Amaranth seed is a grain that can be made into high protein gluten free flour. We would need to do some research and build some processing equipment to actually make any Amaranth Flour but it’s nice to know it is available and grows so well here. The seeds are impossibly tiny when compared to the tree trunk producing hulk of a plant that comes from them. We have had these grow to 6 feet tall and more on gnarled trunks 3 inches across, amazing that an annual can be so productive in its short life.
Amaranth loves the dog days of summer presenting its showy blooms when much of the garden is just trying to hang on. The huge colorful plumes make for striking views in the garden. They are havens for all manner of tiny spiders and other insects and loved by the chickens either as small volunteers that have been thinned or removed from where they don’t belong or even more so once grown because of all the tiny seeds and insects and massive biomass of leaves once they have had those several months to grow and grace the garden with those impressive displays. The amount of feed these plants provide with little care and such sure return each year has proven them as a valuable resource in a system such as what we have put together and this is without exploring the possibility of using them for flour, should we learn how to make bread from them they will likely make the short list of most favored status.
Even the weeds get their fair shake here if they are deemed useful. Mallow, Purselane and Plantain are some of them and then there is also a host of flowers that are always welcome in a garden. It’s a true journey to learn more about the native life and of course culture those that bring their own rewards. Again our focus is always towards creating a space filled with plants, animals, microbes and insects that will in turn provide in some way for us. This could be in medicinal (teas, salves, or supplements), aromatic or colorful for our own enjoyment, supportive of beneficial insects and of course attract the hardest workers in the garden the Honey and Bumble bees. From there we go further for our own food, food that is unblemished by chemical fertilizers and pesticides, food that is packed with nutrients even if maybe not the picture perfect representation one thinks when looking on a supermarket shelf but full of flavor and texture also most often unlike commercially grown.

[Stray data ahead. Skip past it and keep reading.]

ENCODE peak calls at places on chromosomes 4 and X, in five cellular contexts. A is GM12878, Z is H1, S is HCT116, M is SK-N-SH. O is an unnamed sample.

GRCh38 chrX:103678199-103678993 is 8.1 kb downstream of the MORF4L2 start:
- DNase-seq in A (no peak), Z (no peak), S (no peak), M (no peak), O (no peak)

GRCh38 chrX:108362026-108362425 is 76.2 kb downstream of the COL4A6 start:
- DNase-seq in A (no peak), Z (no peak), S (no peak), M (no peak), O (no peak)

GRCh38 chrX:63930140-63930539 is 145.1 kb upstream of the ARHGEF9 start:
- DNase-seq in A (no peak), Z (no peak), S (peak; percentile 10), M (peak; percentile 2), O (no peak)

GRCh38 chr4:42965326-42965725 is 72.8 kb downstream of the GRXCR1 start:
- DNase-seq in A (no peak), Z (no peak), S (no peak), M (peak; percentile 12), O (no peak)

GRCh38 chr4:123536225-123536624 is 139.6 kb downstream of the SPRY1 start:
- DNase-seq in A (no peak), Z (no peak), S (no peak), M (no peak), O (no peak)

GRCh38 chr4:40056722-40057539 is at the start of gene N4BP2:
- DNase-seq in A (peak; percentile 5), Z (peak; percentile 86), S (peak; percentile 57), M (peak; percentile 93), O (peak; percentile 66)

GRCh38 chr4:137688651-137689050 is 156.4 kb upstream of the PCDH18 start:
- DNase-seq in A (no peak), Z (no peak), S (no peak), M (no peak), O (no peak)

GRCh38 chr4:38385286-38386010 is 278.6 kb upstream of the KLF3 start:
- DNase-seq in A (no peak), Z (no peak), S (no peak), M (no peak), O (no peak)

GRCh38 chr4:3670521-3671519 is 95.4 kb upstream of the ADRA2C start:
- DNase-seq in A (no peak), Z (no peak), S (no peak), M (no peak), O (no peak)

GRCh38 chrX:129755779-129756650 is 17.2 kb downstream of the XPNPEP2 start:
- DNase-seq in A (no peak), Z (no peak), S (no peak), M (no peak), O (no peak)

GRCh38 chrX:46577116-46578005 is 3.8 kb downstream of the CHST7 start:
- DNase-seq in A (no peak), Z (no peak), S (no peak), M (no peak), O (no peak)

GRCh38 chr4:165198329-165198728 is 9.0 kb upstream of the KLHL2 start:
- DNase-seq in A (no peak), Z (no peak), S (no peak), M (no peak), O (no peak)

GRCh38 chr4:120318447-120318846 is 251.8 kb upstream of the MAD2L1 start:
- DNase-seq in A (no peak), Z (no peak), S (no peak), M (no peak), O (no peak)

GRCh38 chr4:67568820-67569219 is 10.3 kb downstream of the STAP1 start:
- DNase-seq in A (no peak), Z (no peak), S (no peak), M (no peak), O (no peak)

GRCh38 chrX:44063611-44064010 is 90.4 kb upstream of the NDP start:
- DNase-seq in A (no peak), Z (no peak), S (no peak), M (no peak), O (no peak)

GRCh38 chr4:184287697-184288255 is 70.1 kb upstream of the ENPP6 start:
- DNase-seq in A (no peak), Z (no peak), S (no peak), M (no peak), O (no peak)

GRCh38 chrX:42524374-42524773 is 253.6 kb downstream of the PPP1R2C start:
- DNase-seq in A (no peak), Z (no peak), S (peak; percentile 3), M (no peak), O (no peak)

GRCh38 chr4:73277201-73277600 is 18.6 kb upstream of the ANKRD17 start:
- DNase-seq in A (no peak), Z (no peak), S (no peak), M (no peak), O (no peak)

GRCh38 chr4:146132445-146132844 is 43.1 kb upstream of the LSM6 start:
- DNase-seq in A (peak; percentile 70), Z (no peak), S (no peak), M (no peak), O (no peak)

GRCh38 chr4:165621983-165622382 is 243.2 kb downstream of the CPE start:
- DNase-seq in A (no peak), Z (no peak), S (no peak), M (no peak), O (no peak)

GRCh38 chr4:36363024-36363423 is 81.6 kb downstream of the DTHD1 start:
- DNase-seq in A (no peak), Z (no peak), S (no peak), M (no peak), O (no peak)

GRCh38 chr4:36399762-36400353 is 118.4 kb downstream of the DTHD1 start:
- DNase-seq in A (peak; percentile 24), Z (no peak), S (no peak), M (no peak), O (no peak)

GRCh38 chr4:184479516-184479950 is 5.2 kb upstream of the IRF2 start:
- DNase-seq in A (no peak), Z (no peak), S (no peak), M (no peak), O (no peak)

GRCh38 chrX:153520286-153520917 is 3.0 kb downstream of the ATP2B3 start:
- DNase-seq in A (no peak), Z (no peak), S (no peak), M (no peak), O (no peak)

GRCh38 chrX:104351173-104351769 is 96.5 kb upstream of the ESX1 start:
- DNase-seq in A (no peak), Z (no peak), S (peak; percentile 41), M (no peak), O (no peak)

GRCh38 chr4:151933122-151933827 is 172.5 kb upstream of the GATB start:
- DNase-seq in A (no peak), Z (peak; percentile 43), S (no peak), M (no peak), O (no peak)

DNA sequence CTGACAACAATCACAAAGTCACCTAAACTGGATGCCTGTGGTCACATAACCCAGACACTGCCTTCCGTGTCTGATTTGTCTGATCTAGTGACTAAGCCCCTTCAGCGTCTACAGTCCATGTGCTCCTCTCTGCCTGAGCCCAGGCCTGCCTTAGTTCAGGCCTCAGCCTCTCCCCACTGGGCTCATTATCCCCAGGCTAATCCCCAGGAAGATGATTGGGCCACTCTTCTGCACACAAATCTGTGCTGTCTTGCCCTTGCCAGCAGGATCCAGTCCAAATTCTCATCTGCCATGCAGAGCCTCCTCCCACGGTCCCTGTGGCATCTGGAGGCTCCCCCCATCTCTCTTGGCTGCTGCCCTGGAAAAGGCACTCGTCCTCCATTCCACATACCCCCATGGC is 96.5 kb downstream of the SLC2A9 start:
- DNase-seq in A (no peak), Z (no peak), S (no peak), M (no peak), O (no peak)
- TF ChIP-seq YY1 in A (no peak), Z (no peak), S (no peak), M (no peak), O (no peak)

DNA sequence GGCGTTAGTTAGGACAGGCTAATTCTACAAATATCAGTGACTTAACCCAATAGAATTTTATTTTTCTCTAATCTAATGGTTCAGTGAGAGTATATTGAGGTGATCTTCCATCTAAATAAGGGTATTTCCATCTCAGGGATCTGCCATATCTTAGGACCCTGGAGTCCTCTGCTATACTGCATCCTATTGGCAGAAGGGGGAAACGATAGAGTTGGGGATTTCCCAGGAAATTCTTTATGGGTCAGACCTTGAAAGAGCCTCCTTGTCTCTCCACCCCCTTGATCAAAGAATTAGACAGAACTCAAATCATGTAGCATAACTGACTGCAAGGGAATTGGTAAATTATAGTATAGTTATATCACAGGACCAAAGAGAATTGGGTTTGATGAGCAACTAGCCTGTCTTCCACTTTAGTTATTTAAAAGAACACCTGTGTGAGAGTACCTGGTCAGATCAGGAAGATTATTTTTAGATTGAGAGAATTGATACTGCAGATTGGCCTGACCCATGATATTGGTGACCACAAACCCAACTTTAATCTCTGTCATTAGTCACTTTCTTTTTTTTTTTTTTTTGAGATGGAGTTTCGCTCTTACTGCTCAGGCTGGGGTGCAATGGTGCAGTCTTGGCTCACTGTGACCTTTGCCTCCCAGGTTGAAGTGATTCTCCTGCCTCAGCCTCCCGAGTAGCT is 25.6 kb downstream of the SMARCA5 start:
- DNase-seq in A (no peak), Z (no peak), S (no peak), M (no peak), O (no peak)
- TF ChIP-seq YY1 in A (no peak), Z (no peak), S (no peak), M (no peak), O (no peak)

The seed bank is about creating our own weeds, when we have to do that always dreaded chore of pulling those weeds it at least holds some self-satisfaction that it’s not going to waste so the effort become more like the wonder of harvest than drudgery of weeding. Sometimes small greens are consumed on the spot to keep the weeder fueled, those that the chickens can have go to them and there rest goes to compost so the organic material they have built from the soil can return to do its work again.
Our seed bank is an ever evolving and growing resource, through selection and acclimation many plants are adapting and performing better each year. They also have the chance to find the place in the garden they like best bringing us along by following their lead furthering our education. We had a Swiss Chard grow all through the winter last year and were able to enjoy a few leaves of fresh goodness from the garden chopped up in our morning eggs or added to a soup. That plant is now in its second year and shooting seed stalks up 5 feet high creating literally tens if not hundreds of thousands of new opportunities for this plant to continue here on our property.
I will finish this up with some of the other Volunteers that have shown up this year, this is by no means all of them as some haven’t even shown yet and some I am sure I just haven’t found. Many of these pictures will go into an article the will be more of a catalog at some later date to be used as a refresher in identifying plants while “weeding” in the years to come.